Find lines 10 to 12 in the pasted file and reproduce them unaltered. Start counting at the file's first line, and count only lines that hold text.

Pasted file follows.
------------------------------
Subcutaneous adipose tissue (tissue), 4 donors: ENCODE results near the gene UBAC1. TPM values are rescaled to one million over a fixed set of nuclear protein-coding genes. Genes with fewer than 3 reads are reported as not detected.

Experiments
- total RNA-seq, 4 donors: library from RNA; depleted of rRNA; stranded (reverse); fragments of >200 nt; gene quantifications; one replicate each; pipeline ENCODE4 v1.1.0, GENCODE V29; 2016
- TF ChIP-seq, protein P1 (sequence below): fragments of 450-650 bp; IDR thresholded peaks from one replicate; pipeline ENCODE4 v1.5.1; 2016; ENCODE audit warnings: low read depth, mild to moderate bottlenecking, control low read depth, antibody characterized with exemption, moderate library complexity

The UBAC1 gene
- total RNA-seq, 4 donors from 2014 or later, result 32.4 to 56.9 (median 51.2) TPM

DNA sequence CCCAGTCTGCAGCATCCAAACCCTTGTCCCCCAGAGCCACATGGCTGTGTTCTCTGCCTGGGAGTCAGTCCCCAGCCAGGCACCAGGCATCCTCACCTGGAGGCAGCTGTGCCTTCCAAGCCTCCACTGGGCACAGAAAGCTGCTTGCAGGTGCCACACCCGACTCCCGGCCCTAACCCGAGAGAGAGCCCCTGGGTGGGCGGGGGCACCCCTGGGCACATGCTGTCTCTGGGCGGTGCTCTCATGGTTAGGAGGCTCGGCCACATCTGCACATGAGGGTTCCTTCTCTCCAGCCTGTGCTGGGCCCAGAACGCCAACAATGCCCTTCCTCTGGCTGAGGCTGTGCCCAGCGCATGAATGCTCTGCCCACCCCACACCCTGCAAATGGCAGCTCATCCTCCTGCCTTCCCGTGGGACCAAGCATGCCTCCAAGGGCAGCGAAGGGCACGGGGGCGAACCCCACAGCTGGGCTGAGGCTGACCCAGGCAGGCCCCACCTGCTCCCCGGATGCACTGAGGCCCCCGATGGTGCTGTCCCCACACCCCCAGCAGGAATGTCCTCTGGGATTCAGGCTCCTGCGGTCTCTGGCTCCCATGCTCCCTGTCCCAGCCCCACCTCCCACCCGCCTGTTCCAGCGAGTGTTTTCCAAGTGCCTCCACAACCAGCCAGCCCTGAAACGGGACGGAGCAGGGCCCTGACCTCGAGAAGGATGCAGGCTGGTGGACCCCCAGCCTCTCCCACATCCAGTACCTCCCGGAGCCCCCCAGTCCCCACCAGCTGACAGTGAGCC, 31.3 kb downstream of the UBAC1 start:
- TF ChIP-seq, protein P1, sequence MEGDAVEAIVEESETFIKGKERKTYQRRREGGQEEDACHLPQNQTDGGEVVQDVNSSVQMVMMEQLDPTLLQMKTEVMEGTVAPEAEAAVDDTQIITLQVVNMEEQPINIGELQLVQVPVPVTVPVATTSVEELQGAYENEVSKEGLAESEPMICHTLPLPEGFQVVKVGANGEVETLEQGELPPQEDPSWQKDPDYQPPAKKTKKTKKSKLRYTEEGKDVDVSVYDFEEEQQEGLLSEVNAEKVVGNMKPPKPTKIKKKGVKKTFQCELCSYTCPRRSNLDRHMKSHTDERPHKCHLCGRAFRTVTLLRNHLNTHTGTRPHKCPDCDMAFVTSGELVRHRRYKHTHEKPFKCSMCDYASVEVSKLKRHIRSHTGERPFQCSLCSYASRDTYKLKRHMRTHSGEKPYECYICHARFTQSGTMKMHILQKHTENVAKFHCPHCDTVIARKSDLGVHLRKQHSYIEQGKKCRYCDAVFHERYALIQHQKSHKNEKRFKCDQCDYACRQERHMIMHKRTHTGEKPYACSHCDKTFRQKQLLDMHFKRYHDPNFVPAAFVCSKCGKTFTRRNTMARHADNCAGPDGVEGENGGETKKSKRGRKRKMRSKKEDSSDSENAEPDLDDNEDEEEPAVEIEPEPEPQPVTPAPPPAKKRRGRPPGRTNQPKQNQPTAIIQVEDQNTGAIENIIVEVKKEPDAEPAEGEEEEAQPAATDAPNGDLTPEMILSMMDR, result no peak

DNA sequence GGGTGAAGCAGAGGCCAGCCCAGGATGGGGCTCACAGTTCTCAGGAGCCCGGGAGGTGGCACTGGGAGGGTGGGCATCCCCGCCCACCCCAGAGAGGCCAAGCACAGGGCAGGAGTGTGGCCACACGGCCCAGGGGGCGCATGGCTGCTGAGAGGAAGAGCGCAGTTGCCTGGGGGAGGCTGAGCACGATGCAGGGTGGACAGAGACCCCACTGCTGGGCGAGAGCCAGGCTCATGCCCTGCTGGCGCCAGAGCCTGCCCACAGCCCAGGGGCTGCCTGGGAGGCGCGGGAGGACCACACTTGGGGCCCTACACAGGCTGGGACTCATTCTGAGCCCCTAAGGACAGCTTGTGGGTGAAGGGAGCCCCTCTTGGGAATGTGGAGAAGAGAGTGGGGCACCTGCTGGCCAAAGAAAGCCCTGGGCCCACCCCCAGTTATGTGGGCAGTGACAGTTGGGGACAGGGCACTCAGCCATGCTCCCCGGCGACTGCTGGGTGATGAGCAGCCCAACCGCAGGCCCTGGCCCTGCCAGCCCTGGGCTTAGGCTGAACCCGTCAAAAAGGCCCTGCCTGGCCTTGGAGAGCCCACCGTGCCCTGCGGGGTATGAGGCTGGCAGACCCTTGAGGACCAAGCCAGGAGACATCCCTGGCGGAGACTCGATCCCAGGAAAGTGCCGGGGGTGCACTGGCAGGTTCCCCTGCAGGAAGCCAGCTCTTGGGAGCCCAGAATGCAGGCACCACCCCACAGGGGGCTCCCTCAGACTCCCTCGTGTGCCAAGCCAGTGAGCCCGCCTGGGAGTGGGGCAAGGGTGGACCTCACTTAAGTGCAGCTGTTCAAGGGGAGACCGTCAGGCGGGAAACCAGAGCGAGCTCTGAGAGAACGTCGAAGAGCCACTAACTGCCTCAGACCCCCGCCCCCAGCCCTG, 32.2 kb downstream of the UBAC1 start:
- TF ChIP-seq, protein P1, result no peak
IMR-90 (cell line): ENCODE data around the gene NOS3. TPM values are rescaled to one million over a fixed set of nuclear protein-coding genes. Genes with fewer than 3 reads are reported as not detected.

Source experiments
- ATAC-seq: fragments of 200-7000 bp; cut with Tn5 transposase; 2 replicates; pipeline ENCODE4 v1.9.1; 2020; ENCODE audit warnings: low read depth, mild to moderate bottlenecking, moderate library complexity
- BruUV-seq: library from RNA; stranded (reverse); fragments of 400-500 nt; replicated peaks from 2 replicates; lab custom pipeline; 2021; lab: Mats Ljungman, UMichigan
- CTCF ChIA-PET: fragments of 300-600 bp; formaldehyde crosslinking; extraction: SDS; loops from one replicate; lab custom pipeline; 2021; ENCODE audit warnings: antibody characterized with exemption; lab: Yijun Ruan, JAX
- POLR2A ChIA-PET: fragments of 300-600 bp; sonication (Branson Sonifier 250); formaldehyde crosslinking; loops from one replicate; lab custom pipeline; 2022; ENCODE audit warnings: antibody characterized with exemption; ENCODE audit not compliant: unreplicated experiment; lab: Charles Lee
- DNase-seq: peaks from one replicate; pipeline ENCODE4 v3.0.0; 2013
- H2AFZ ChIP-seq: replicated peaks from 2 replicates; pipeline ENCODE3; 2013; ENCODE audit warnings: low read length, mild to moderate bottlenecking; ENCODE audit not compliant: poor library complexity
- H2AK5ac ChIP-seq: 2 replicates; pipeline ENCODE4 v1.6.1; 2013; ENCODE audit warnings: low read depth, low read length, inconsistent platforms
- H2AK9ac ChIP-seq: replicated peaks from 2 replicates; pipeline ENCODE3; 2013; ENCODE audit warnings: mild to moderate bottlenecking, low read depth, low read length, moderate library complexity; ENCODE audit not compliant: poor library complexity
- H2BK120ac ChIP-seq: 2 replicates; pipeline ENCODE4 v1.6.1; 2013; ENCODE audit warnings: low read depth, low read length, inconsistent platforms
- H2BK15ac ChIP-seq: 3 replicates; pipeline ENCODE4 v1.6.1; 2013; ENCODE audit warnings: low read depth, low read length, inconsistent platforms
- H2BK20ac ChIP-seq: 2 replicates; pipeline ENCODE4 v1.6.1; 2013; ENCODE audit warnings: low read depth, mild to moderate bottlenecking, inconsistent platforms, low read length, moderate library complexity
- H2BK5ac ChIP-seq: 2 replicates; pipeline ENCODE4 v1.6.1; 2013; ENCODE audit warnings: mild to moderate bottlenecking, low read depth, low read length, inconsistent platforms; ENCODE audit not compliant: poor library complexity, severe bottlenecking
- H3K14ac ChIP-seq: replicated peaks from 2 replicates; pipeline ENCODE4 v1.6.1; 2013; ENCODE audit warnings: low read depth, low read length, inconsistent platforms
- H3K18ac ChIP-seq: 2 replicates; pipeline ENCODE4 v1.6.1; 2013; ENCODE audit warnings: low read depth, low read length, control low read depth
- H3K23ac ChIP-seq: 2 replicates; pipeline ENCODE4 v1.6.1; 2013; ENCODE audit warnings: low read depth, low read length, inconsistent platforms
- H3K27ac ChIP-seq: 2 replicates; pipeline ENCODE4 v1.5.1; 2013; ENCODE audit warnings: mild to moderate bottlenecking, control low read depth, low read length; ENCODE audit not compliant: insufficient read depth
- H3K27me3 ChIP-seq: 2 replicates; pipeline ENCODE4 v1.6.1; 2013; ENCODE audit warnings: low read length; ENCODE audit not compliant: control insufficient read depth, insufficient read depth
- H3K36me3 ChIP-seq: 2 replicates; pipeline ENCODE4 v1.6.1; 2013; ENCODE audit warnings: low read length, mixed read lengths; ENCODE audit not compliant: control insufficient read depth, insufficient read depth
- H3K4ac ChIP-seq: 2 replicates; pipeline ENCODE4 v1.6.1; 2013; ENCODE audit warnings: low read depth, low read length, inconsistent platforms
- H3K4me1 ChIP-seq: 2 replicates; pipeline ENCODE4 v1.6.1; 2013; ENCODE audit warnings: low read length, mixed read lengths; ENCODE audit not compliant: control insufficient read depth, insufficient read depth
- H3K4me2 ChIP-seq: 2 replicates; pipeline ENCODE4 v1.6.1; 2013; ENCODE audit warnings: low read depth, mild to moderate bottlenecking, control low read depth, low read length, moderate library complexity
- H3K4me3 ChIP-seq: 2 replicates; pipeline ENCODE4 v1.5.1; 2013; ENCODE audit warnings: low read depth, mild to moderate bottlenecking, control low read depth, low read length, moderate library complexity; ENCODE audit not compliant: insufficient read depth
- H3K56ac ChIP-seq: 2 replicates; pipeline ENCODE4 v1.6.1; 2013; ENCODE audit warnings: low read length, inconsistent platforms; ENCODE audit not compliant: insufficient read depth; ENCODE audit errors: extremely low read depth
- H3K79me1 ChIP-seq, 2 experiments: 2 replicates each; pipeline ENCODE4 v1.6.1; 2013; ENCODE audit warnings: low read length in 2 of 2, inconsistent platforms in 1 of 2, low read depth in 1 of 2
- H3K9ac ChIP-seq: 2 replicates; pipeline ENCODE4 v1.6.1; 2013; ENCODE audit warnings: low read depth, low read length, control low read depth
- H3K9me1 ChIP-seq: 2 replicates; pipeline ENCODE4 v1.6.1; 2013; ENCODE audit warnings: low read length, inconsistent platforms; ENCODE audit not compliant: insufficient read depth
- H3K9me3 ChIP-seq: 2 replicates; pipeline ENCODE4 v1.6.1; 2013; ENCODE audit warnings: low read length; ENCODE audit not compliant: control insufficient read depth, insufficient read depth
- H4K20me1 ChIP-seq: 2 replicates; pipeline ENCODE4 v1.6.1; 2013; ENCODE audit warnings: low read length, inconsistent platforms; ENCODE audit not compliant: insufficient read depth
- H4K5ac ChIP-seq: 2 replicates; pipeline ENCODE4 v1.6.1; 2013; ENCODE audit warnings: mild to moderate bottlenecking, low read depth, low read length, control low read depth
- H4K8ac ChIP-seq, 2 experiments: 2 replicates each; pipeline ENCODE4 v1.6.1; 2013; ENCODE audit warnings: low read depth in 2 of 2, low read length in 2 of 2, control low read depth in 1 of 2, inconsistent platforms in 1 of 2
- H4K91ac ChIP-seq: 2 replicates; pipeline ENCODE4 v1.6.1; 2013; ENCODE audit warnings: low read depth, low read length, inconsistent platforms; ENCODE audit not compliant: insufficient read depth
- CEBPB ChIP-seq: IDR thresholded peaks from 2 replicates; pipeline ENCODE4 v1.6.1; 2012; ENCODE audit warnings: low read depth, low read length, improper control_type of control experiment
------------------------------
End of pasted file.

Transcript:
- TF ChIP-seq, protein P1, result no peak
IMR-90 (cell line): ENCODE data around the gene NOS3. TPM values are rescaled to one million over a fixed set of nuclear protein-coding genes. Genes with fewer than 3 reads are reported as not detected.

Source experiments